I think the damage to Lego may be mitigated by purchasing a GG and then using the funds to purchase authentic Lego
    C'mon! Be honest. The scenario that I painted would actually be a boost - none of this mitigation stuff.
    who is to say that if the consumwr is "happy" with the Lepin product, that they just go ahead and purchase other sets both current and retired with said funds.
    Ah! Now that is the crux of it, and is the little detail to which TLG must attend. Up until now, they've had it easy. They've had the superior product and people have been prepared to pay a premium for it. "Superior" has two main aspects - the standard of manufacture and the designs of their sets. The hard one manufacturing, which LEPIN seem to have almost got licked; it's probably reasonable to assume that they'll get better.

    We're all focusing on set designs, because they've been copied. Oh! The horror of it - it's a good distraction, and one that probably suits LEPIN. TLG's problem is not the copying, but the fact that there are, or soon will be, manufacturers out there (there's more than just more) that can produce products that rival their own. Just as I've always said that there is no reason why the clones can't match TLG in quality, there is no reason why they can't match their designs - not by copying, but by using their own.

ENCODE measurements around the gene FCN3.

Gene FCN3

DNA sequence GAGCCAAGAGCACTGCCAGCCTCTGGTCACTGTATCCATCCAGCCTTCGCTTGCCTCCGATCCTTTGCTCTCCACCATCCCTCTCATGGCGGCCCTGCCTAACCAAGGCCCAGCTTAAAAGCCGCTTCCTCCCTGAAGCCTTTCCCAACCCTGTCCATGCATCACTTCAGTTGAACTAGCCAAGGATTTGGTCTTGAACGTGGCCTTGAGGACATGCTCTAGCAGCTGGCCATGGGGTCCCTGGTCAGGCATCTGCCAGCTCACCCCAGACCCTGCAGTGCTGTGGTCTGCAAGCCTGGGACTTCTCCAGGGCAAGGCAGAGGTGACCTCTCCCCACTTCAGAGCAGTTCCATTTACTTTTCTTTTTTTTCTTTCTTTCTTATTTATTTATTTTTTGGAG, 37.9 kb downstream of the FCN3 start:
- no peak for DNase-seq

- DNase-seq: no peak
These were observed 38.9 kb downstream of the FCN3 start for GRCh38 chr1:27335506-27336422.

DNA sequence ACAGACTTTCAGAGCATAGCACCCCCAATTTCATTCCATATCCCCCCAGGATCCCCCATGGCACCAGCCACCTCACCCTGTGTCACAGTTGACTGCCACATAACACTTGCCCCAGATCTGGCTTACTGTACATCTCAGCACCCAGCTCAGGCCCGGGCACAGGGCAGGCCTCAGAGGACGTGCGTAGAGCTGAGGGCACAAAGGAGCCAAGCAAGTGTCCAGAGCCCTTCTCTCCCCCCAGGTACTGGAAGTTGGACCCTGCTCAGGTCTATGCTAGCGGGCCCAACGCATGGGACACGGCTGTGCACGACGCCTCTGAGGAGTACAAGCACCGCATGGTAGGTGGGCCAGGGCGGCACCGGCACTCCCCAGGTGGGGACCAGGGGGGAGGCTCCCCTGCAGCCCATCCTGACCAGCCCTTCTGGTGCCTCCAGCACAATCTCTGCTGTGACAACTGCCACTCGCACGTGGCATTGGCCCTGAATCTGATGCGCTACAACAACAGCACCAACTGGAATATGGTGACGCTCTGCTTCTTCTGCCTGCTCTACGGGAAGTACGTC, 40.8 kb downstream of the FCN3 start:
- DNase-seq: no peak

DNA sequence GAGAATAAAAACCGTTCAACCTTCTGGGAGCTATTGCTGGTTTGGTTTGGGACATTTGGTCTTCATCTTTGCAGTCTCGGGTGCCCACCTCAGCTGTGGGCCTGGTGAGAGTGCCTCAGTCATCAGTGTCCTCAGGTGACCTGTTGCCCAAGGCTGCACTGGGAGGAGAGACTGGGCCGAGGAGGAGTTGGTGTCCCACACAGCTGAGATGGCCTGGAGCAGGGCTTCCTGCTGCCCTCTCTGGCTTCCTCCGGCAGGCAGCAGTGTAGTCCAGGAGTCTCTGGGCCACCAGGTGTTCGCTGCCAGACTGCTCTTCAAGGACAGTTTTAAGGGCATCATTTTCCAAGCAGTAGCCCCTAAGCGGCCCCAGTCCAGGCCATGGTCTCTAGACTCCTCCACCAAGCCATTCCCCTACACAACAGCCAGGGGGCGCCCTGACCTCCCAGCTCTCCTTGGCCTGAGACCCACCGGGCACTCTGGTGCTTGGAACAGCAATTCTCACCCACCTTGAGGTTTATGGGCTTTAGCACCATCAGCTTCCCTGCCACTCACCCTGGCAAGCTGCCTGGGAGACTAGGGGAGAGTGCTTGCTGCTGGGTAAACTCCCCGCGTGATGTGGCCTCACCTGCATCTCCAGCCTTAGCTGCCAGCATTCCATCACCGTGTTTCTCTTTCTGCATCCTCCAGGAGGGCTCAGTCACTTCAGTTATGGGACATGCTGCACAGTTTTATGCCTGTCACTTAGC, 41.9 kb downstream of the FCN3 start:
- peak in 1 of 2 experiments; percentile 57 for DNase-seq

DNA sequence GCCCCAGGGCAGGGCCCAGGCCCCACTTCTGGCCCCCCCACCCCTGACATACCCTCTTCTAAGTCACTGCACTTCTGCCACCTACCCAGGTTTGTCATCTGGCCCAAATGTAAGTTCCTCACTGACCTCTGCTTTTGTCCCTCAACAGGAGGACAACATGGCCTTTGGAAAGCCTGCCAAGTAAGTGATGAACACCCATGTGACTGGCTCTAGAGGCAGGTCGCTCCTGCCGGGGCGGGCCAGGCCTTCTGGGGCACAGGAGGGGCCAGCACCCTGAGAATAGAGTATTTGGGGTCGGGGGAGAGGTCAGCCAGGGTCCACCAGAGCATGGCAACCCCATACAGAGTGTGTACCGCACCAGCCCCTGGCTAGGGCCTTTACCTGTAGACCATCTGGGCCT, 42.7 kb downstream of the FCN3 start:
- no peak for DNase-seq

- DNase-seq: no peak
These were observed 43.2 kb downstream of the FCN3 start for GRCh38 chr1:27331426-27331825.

To date, LEPIN haven't done that. The assumption is because it's easy. There's probably an element of that, but it's also about attracting attention to any otherwise unknown brand. They've copied MOCs too, and that's drawn some interest, but a year ago, it wouldn't have because it would just have been just another set from a clone manufacturer and have no pedigree. You might not like the pedigree, but a good design, from LEPIN, is now regarded as likely to be a "good" set.

    The whole LEGO Ideas programme shows that there are people would like to see their sets available commercially. Now, they've established their viability, there's no reason why their couldn't be a LEPIN Ideas programme. You may think that it wouldn't get any takers, but a lot of people aren't that loyal. Just look at the number of people who have bought LEPIN sets; they're loyalty is not absolute. If that's not enough, how many would jump at the chance of becoming a LEGO designer? Faced with outright refusal, I suspect many would be tempted by a similar offer from LEPIN.

    I said TLG had to deal with this. They have a competitor - or, as I've said, more than one. You can almost guarantee that there will be others too, having seen what LEPIN have done. Sooner or later, they'll produce their own, completely legitimate, designs. To be honest, they could well be better designs. TLG could do what a lot of people here do by throwing their toys out of the pram and crying "it's not fair"; fortunately, they're not doing that. The appearance is that they're not doing anything, although I suspect that's not true either. They have to actively compete, or retreat to those markets where brand loyalty is worth half, or even more, of the value of a set.